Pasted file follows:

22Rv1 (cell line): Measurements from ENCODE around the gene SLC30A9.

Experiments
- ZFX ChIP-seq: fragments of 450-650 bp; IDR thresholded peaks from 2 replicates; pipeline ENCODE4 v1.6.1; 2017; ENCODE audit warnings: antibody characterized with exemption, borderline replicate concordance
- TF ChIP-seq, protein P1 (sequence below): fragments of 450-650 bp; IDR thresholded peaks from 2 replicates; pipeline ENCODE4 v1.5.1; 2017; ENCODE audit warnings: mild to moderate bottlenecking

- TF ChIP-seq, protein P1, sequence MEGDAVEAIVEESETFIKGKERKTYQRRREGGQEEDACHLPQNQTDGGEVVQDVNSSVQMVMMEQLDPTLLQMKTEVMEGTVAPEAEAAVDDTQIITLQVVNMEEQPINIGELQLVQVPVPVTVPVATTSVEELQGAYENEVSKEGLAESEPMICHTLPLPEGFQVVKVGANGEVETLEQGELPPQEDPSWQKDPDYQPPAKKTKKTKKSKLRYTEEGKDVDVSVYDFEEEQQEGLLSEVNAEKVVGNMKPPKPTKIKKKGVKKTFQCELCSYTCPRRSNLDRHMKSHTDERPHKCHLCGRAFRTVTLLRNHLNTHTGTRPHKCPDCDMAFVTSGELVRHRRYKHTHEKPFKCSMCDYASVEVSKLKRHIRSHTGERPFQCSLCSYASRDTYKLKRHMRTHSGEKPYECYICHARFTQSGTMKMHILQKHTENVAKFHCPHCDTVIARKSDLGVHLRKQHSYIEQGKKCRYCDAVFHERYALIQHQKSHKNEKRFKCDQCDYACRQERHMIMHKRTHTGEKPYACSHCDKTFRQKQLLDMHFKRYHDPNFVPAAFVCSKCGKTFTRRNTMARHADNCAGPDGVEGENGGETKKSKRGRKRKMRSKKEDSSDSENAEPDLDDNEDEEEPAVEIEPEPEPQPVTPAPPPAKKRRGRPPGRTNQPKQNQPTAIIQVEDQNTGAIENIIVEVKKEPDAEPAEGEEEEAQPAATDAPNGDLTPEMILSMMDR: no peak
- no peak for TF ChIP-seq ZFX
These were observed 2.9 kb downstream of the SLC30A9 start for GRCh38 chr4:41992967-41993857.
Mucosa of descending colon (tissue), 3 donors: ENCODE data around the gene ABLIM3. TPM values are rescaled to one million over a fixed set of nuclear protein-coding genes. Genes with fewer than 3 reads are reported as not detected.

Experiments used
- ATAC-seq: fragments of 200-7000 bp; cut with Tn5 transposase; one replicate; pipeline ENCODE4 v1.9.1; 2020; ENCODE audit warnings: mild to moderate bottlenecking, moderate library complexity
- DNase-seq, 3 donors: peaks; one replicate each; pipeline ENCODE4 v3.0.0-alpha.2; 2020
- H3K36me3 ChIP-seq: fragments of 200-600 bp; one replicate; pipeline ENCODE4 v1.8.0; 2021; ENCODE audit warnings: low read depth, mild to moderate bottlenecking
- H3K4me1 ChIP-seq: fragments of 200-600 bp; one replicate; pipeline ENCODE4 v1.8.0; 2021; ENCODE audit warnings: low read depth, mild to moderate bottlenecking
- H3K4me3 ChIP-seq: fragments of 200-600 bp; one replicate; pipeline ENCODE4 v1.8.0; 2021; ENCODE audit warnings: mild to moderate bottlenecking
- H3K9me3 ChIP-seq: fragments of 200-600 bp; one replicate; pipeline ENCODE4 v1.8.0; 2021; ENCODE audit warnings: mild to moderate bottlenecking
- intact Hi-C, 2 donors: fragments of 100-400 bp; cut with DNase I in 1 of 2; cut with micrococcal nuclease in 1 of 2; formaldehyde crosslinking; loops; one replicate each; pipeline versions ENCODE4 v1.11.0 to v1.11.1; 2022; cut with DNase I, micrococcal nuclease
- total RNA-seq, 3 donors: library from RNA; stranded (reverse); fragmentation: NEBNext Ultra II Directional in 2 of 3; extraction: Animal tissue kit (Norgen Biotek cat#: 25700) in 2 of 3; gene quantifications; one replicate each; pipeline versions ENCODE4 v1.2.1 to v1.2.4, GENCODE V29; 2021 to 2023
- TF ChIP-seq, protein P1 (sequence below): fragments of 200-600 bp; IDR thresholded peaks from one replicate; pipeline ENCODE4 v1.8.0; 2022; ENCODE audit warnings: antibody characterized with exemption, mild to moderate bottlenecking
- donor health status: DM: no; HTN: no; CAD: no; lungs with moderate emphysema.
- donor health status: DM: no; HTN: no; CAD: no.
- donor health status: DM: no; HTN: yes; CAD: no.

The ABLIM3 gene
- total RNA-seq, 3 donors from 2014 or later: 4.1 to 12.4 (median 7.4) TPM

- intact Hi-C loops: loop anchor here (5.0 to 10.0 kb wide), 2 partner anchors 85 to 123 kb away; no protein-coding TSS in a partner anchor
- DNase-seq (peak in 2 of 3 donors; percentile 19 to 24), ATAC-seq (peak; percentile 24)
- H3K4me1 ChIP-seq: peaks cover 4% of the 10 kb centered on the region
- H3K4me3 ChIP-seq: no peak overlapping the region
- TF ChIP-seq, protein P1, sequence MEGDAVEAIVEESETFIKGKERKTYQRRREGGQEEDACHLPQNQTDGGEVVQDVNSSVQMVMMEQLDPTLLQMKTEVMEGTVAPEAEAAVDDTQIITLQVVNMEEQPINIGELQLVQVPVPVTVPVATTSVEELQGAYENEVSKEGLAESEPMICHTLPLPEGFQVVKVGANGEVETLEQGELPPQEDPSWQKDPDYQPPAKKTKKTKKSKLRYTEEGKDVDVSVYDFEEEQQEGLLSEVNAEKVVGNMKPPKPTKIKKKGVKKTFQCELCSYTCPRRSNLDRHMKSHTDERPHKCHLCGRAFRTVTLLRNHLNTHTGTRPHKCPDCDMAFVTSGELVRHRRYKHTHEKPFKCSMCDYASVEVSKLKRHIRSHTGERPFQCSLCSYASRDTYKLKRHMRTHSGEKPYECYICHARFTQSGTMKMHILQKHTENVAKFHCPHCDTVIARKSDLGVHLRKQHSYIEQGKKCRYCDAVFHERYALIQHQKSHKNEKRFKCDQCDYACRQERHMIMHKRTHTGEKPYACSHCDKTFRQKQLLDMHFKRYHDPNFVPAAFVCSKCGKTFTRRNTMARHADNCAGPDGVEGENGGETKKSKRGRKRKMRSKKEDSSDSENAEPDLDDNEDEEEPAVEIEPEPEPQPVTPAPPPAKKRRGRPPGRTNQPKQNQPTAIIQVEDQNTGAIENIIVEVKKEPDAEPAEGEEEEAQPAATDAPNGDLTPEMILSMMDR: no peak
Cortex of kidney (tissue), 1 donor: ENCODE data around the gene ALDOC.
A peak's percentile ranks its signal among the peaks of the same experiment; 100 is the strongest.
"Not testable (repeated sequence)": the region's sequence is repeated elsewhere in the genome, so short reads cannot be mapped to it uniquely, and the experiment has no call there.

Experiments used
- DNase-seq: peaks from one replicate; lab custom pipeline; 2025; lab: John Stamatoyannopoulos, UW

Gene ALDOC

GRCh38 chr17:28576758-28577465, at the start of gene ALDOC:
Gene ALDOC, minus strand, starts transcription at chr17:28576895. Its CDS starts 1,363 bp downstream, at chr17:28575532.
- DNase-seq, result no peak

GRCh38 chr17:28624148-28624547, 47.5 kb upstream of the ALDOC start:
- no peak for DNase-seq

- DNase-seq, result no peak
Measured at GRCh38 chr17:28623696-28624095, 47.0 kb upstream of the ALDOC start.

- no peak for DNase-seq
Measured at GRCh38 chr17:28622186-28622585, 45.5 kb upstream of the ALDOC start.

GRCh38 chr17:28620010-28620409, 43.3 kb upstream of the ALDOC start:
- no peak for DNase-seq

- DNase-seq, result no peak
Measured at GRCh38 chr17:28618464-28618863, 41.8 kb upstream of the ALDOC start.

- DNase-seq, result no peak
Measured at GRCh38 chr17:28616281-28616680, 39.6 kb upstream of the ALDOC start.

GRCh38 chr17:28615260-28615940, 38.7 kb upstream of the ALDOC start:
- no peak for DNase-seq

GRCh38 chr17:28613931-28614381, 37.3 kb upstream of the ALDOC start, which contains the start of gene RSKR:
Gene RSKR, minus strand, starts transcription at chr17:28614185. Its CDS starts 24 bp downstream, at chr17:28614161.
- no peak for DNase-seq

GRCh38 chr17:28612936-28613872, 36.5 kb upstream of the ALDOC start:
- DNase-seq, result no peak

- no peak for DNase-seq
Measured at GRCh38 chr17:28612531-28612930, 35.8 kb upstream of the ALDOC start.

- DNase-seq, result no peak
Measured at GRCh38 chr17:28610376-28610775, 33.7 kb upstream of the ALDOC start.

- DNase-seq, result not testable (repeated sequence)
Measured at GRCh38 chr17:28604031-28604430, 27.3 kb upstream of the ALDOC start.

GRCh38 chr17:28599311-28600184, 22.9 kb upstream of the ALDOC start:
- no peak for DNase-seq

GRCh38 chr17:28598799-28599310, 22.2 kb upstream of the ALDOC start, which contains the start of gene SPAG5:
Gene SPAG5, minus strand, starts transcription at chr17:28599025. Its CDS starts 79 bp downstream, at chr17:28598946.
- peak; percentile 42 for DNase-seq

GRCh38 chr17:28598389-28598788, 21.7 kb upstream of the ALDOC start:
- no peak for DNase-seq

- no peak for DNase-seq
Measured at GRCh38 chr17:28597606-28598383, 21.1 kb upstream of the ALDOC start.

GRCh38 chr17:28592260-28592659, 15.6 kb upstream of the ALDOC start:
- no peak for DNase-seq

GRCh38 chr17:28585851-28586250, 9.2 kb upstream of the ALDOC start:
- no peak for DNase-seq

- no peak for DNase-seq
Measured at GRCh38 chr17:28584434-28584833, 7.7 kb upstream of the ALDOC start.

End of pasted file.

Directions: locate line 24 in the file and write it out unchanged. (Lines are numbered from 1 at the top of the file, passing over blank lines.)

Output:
- intact Hi-C loops: loop anchor here (5.0 to 10.0 kb wide), 2 partner anchors 85 to 123 kb away; no protein-coding TSS in a partner anchor